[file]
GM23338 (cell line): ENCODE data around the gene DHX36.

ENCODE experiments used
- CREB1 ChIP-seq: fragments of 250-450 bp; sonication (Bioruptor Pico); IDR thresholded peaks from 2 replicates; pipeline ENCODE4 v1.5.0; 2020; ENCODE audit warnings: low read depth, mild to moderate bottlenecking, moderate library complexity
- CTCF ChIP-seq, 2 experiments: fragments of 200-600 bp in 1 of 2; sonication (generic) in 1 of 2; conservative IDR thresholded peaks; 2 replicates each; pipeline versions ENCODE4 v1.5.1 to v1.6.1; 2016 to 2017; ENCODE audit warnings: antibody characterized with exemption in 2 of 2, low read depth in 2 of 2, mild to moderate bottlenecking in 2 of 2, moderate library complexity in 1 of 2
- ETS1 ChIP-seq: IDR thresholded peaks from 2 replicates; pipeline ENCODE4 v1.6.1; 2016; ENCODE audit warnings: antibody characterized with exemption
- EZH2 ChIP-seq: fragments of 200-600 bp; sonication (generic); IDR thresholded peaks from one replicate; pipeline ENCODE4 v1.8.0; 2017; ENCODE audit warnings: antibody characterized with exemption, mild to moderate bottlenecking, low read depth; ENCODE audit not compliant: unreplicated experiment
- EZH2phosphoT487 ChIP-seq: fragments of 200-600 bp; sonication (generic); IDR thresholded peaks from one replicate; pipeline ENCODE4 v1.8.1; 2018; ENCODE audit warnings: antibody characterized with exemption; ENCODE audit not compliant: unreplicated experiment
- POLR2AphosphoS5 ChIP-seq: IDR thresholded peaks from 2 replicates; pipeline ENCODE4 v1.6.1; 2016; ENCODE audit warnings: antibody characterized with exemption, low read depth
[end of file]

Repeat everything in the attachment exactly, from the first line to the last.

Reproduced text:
GM23338 (cell line): ENCODE data around the gene DHX36.

ENCODE experiments used
- CREB1 ChIP-seq: fragments of 250-450 bp; sonication (Bioruptor Pico); IDR thresholded peaks from 2 replicates; pipeline ENCODE4 v1.5.0; 2020; ENCODE audit warnings: low read depth, mild to moderate bottlenecking, moderate library complexity
- CTCF ChIP-seq, 2 experiments: fragments of 200-600 bp in 1 of 2; sonication (generic) in 1 of 2; conservative IDR thresholded peaks; 2 replicates each; pipeline versions ENCODE4 v1.5.1 to v1.6.1; 2016 to 2017; ENCODE audit warnings: antibody characterized with exemption in 2 of 2, low read depth in 2 of 2, mild to moderate bottlenecking in 2 of 2, moderate library complexity in 1 of 2
- ETS1 ChIP-seq: IDR thresholded peaks from 2 replicates; pipeline ENCODE4 v1.6.1; 2016; ENCODE audit warnings: antibody characterized with exemption
- EZH2 ChIP-seq: fragments of 200-600 bp; sonication (generic); IDR thresholded peaks from one replicate; pipeline ENCODE4 v1.8.0; 2017; ENCODE audit warnings: antibody characterized with exemption, mild to moderate bottlenecking, low read depth; ENCODE audit not compliant: unreplicated experiment
- EZH2phosphoT487 ChIP-seq: fragments of 200-600 bp; sonication (generic); IDR thresholded peaks from one replicate; pipeline ENCODE4 v1.8.1; 2018; ENCODE audit warnings: antibody characterized with exemption; ENCODE audit not compliant: unreplicated experiment
- POLR2AphosphoS5 ChIP-seq: IDR thresholded peaks from 2 replicates; pipeline ENCODE4 v1.6.1; 2016; ENCODE audit warnings: antibody characterized with exemption, low read depth